- Complicated push mechanism: Okay, so it's great that I can work locally... that's Jim-Fucking-Dandy. But what about when I need to, you know, actually publish my work somewhere so others can get at it? Well, there's no easy way to do it. Every method winds up using multiple additional layers of complication just to get the data online somewhere. This is horrid and unacceptable.
- Fucking cache: Unless you set things up very carefully, any remote repos you push to will wind up being empty with the repo contents in an incomprehensible cache. Now, you can easily get the data back out with bzr, but what if bzr somehow breaks or goes bye-bye? Well then you're fucked. You can't get that data back out easily.
git is the thing that the kernel folks use. It honestly has some pretty nifty features, and I probably would lean towards it if it didn't have the following gigantic, hairy, man-titty problems:
- Insanely confusing user interface: GAH! I don't need another 9 million fucking commands to learn just in order to use my DVCS! I know they have a central command-line wrapper thing that is supposed to make things easier to use. Unfortunately, it seems to be buggy at best, and broken at worst.
- No native web-interace: I need to be able to publish the work I do in a fashion that is browsable from the web, and in this day and age, any DVCS that requires some external program to put its repo on the web feels dated. This makes git feel like a dinosaur compared to SVN, and that's not a good thing.
- Buggier than sin: At Progeny we had a distribution development toolkit built around git, and I used that fucker extensively. However, there were at a minimum at least one problem per week we had to deal with due to problems in git. Some of these were so bad that we had to lose vast sections of a project's history just to be able to get the current state of the repo back.
- No easy way to grant users write access: No surprise here, but git suffers from the same problems as bzr. Granting a user write access to a central git repo means giving them some sort of shell or rsync access to the server the repo runs on. It wasn't acceptable with bzr, and it's even less acceptable with git considering how buggy it is.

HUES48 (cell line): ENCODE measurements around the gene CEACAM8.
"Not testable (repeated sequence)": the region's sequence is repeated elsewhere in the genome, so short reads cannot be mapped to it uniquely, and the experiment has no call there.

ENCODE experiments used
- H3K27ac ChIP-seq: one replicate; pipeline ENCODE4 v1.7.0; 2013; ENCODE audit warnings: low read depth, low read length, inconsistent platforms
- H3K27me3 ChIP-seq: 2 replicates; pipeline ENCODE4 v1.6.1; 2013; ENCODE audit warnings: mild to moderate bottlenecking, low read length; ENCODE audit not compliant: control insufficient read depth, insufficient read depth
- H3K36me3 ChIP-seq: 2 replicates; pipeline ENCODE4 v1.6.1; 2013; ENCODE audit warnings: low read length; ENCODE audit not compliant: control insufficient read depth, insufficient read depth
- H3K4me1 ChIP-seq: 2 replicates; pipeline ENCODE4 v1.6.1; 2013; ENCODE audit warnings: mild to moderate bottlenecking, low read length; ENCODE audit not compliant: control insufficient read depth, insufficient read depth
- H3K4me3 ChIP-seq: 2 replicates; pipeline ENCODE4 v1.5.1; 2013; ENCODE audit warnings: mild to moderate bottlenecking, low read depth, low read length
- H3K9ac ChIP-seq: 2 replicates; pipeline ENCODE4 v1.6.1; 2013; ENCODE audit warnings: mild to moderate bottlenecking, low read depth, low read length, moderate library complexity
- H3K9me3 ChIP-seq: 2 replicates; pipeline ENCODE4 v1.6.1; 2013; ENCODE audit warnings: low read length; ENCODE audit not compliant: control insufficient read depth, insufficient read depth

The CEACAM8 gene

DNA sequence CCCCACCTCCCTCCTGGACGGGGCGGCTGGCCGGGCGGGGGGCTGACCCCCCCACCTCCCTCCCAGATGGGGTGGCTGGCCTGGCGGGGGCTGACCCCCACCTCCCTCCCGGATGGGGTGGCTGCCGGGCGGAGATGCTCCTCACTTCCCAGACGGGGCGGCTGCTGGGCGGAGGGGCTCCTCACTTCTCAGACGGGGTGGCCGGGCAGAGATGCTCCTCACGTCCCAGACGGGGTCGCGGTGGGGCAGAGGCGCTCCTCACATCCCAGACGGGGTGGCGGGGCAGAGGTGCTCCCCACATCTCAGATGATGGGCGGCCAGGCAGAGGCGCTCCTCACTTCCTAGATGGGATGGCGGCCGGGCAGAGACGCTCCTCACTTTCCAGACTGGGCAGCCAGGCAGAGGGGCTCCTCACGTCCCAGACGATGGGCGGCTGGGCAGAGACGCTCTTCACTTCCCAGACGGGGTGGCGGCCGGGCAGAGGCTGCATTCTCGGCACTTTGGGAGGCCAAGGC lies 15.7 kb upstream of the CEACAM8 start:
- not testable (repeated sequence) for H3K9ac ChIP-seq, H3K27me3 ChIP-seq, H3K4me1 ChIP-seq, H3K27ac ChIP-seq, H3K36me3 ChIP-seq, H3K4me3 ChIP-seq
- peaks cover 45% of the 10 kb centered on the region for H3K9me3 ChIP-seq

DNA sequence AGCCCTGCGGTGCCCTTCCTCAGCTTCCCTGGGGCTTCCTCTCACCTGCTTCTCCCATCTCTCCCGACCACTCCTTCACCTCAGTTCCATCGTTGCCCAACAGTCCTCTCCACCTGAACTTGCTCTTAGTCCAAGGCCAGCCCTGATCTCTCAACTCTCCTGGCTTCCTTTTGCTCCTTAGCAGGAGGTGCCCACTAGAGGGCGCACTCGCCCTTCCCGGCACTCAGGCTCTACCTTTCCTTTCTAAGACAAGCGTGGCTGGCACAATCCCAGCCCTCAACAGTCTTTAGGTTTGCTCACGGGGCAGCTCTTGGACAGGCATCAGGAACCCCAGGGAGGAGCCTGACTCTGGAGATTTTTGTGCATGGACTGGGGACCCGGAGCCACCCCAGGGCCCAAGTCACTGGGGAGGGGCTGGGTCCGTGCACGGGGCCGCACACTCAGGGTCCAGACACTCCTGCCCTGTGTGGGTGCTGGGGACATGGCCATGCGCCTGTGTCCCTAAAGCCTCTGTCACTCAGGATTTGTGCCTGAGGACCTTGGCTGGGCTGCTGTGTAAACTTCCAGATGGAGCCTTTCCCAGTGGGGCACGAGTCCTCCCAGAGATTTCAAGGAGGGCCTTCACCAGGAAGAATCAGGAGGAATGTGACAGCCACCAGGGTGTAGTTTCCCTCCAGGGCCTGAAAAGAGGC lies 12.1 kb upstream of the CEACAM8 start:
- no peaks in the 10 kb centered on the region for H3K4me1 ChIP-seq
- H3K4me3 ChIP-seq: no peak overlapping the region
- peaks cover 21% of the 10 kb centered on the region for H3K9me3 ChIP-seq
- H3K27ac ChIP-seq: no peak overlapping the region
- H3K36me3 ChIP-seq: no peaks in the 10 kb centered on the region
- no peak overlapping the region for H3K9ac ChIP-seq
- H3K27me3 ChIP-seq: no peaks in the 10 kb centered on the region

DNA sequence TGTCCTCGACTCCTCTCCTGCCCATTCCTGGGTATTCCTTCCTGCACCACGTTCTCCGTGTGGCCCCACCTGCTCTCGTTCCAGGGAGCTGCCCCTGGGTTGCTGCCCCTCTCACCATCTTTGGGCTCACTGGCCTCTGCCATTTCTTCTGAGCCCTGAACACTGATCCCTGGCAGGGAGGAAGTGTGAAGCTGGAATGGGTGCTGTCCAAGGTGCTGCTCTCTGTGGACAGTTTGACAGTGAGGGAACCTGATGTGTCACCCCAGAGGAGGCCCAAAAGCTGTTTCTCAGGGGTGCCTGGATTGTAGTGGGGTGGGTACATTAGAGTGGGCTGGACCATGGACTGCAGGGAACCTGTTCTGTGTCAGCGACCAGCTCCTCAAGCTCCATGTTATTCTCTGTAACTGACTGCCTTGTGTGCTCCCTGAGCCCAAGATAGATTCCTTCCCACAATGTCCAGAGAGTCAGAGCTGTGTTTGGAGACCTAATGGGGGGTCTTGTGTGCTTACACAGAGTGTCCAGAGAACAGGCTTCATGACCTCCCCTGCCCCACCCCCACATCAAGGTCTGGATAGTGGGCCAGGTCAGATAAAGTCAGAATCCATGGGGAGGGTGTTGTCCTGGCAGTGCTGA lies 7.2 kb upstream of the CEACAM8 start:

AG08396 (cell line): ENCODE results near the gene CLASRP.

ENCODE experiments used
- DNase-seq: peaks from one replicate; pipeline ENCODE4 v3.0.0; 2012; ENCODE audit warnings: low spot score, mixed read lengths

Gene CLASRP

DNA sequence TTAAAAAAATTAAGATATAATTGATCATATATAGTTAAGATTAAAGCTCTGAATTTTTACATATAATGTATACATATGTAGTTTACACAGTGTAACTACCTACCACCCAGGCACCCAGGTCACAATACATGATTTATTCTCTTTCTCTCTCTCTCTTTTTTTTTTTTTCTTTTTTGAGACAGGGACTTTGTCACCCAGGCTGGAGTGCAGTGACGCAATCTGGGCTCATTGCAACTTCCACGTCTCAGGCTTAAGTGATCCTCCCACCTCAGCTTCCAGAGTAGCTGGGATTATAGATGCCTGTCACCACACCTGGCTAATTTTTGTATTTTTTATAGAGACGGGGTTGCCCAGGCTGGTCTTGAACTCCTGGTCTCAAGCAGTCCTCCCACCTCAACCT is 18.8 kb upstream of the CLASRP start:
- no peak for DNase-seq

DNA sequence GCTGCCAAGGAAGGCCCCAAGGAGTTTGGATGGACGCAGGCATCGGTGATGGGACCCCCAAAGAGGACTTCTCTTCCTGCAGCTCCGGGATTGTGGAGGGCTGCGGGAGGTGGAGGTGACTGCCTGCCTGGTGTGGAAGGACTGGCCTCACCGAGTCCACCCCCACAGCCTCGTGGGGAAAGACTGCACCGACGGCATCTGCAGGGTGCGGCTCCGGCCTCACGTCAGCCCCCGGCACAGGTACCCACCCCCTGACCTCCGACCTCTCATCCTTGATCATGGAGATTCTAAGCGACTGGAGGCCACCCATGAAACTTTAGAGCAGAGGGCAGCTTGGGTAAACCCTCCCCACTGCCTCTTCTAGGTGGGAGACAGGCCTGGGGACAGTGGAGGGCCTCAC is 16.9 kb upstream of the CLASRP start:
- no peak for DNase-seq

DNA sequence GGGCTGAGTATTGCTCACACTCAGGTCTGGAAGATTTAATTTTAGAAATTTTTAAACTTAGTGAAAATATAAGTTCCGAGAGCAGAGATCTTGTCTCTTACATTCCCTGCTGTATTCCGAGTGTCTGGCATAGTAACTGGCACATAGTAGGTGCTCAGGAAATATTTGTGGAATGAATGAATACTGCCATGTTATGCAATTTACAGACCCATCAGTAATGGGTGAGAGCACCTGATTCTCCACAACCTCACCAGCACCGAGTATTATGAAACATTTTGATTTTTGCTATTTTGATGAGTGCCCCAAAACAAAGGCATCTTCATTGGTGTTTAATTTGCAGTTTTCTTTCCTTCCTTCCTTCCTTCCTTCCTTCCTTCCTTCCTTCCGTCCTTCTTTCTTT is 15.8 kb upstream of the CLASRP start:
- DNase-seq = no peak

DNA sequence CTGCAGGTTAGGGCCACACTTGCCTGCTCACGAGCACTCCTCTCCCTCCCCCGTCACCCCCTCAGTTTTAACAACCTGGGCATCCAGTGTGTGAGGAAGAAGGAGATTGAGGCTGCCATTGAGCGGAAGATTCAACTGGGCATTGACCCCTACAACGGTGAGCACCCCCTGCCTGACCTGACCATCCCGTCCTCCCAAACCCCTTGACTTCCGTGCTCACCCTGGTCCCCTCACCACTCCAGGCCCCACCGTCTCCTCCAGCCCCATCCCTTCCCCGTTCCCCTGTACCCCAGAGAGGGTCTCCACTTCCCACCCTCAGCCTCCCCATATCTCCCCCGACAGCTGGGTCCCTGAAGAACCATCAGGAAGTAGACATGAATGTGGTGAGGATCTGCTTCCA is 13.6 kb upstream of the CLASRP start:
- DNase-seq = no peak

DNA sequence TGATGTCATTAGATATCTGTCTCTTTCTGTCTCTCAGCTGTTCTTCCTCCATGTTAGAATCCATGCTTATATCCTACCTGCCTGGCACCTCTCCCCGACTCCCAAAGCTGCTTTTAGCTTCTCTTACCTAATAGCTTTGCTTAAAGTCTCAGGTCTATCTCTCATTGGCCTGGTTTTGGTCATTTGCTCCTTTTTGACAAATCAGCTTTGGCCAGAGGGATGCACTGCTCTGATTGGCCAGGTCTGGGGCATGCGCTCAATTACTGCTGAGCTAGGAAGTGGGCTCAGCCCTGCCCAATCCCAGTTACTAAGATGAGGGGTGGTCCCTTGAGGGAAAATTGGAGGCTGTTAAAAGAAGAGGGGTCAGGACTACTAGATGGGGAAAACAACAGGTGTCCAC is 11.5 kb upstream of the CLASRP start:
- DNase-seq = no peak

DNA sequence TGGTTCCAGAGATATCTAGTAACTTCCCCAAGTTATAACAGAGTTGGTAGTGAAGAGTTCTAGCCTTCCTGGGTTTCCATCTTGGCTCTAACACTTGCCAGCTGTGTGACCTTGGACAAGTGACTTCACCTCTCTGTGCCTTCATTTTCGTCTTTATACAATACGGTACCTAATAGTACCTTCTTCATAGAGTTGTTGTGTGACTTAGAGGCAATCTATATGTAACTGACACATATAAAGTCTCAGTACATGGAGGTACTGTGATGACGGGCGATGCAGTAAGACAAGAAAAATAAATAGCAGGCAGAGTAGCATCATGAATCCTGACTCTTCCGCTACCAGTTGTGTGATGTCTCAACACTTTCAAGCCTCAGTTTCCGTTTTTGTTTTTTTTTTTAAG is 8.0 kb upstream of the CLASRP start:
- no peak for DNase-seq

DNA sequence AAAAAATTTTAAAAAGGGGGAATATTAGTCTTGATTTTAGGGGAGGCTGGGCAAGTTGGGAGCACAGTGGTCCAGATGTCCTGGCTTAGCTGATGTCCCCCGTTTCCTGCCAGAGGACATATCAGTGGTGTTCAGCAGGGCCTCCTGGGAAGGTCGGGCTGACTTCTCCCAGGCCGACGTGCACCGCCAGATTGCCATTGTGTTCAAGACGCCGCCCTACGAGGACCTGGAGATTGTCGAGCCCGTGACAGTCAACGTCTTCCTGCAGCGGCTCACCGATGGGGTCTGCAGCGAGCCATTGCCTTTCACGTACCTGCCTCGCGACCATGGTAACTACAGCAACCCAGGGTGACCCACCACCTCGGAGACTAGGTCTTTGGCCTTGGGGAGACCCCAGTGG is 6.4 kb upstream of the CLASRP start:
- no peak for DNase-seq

- Everything is a fucking hash: Just like bzr, remote repos aren't stored in a way you can just browse to on the filesystem. Everything in remote git repos is a fucking hash. If git goes away, you can say goodbye to your data.
Hg is fucking clever. Hg, Mercury, get it? Get it?! Bah... Unfortunately, all the cleverness for Hg was spent coming up with the fucking name...
- Incomprehensible commands: Hg tries to be better at commands than git, and it mostly succeeds. However, by mixing and matching option/verb/action combinations you'll wind up spending a lot of time typing your commands/options in the wrong order and getting errors. GAH! Pick a method and use it consistently!
- Holy fuck! More hashes! What the hell is up with hashes these days?! Why can't you just fucking store the current state of the repo in a readable fashion so that I can get at it without using your fucking tool?! GAH!
svk is essentially Subversion with DVCS stuff wedged on top. It uses the SVN filesystem, but then provides the more common DVCS functionalities on top of that. This has a huge benefit of being compatible with SVN clients, but loses some of the functionality you expect from other DVCSes.
So svk problems...
- SVK and SVN can confuse eachother: The idea of downwardly compatible with SVN is so spiffy it gives me wood just thinking about it. The problem? It doesn't work. Rather it usually works but manages to fail when you really need it the most. I've had many cases where SVK can confuse SVN and visa versa resulting in a hosed repo. Not cool.
- No SVN:Externals: Last time I used SVK, it didn't support svn:externals. Considering how useful the svn:externals property is when doing real-DVCS work lacking it makes you have to jump through more hoops just to get something done that stock-svn can do simply.
- When SVK breaks, it really breaks: SVK seems to suffer from the git wedge problem in that when things go south, they really go south.
Many choices, none good
I know there's other DVCSes out there, but the ones I looked at all had enough problems that they didn't even make it onto this list of things for me to bitch at. In the end, I really think it will wind up being one of the above for me.
Right now, I'm leaning strongly towards SVN, bzr and hg. git and svk's wedge problems are simply to onerous for me to consider them seriously.
I will say that Hg looks to have the least problems, but the fact that it has less-than-stellar support in Debian makes me worried.
Anyway... stay tuned.